Oregon has already made cannabis legal for medical use and stopped making it a crime. A poll taken in Oregon last year found that 57 percent of likely voters back a plan to tax, regulate, and legalize marijuana for recreational use.

Rhode Island

Marijuana supporters hoped Rhode Island would be one of the first states to legalize it in the next round. Rob Kampia, the executive director of MPP, said last year that the state’s lawmakers could do the work because there is no way for people to start a ballot initiative. Gov. Lincoln Chafee (D) seemed to be open to the idea, and people who wanted to change the laws about pot were sure that this year’s push would be different than last year’s. But earlier this month, lawmakers stopped a group of bills from getting out of committee.

Around 2007, Rhode Island took marijuana out of the criminal code and legalized it for medical use. In January, a PPP poll found that 52% of voters in the state support making marijuana legal for recreational use.

Washington, D.C.

We know that Washington, D.C., is not a state. It’s already taxed without a voice, so you have no reason to make fun of it. But either way, the District will stop making marijuana a crime as long as a congressional panel approves a recently passed bill. Marijuana activists have also been permitted to gather signatures for a legalization initiative on the November ballot.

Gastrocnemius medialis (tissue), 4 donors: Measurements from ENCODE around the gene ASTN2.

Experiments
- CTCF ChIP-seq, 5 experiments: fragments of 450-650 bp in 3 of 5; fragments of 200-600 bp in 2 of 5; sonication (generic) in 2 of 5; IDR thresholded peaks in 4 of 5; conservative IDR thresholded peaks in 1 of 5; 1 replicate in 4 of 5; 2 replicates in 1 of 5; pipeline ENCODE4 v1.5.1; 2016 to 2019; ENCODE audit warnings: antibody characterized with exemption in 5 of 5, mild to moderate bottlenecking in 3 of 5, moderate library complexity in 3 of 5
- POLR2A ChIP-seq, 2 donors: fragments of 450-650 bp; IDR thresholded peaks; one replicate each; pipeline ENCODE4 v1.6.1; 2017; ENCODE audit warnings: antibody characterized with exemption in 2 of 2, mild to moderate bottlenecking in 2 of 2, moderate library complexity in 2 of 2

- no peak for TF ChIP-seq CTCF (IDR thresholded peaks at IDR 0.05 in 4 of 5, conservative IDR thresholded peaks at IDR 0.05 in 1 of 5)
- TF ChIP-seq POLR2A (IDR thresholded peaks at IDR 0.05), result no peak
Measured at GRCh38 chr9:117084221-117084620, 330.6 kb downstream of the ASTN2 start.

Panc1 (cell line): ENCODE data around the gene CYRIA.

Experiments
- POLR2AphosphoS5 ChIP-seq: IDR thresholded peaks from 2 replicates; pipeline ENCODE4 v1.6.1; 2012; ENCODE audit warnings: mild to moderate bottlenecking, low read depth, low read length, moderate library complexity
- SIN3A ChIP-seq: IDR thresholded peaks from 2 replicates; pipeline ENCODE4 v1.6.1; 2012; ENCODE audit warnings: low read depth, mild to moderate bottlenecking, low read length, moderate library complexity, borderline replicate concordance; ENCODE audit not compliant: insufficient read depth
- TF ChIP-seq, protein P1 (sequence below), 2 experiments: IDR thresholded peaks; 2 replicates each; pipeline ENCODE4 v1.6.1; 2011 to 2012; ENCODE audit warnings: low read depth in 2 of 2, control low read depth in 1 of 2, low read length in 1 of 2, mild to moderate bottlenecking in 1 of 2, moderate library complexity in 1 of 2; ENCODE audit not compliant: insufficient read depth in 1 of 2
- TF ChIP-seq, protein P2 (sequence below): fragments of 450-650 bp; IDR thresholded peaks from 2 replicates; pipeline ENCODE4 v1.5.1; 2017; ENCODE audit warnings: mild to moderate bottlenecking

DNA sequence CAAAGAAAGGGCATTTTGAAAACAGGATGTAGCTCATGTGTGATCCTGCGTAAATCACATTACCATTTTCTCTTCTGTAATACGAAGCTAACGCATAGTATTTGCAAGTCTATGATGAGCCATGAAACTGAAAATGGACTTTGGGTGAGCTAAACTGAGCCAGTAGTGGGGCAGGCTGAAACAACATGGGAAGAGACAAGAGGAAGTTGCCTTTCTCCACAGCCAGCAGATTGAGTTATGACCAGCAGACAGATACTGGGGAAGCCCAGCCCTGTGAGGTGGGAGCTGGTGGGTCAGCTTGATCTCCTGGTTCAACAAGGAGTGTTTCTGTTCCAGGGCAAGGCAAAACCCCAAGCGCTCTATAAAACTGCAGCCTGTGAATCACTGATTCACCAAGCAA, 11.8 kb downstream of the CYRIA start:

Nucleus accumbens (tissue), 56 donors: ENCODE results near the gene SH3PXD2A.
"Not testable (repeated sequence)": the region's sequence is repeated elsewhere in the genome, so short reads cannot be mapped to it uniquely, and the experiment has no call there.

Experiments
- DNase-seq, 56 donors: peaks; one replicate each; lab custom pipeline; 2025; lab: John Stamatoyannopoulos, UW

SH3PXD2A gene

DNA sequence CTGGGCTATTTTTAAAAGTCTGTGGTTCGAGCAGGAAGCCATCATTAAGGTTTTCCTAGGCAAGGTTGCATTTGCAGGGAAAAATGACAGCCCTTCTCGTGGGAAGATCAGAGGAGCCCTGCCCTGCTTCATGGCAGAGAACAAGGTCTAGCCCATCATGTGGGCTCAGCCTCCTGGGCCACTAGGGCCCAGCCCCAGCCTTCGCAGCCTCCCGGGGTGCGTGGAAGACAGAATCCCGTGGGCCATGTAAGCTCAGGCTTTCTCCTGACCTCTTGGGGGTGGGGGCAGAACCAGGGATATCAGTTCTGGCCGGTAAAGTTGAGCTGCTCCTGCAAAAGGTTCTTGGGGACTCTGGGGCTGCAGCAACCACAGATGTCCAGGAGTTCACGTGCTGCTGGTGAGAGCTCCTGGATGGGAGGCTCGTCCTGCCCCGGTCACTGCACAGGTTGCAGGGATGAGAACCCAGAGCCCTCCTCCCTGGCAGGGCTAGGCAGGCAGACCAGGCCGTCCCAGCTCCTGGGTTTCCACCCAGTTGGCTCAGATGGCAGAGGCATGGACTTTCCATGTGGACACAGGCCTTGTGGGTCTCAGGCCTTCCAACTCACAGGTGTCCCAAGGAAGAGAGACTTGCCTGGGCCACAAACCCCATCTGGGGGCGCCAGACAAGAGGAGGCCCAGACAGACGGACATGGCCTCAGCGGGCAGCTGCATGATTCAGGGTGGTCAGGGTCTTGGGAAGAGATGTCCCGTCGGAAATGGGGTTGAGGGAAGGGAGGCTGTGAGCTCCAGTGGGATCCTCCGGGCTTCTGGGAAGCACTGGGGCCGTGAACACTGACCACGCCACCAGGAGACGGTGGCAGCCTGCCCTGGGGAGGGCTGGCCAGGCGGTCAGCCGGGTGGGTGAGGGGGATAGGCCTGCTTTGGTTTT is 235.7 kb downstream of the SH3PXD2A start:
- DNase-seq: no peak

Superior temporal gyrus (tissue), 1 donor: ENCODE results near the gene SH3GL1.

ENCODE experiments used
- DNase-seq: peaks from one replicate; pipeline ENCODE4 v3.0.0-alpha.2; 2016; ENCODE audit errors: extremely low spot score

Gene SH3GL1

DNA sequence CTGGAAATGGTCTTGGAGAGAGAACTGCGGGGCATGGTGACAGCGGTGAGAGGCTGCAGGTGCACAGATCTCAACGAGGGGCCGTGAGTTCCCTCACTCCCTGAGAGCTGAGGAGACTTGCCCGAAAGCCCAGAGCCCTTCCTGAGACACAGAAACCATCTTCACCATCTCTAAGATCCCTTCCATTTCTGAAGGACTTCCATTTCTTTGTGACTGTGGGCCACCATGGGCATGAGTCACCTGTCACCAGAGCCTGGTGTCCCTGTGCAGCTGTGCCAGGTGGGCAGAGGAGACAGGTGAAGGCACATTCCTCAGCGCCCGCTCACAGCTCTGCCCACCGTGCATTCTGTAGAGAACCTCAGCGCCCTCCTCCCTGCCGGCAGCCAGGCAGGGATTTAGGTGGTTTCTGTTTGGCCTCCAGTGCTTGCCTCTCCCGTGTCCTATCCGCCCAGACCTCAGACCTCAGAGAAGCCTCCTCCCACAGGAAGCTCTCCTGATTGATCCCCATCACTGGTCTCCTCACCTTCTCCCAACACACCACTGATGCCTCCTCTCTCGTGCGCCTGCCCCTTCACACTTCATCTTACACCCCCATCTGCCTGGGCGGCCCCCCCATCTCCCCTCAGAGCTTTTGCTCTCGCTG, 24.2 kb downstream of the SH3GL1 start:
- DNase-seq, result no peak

Cannabis is already legal for medical use in D.C., and a bill to make it less illegal is likely to pass. Earlier this year, a survey found that 63 percent of people in the District wanted marijuana to be legal.


Vermont has taken steps to make marijuana less illegal in the past few years. A bill to decriminalize marijuana was passed, and a separate bill set up a system of dispensaries for people who need medical marijuana. Observers have seen the strong support for Gov. Peter Shumlin’s (D) reelection as a sign that voters may be ready to legalize. Shumlin is a supporter of marijuana reform, but not full legalization. Vermont is another northeastern state that doesn’t have a way for people to start a ballot initiative. This push will have to come from state lawmakers. There have been bills to legalize it, but some of the first steps are being held up by disagreements in the legislature.

Polls have always shown that Vermonters favor making marijuana less illegal, but they are split on the legalization question.

Do you think Marijuana should be legal in your State? Do comment and let us know!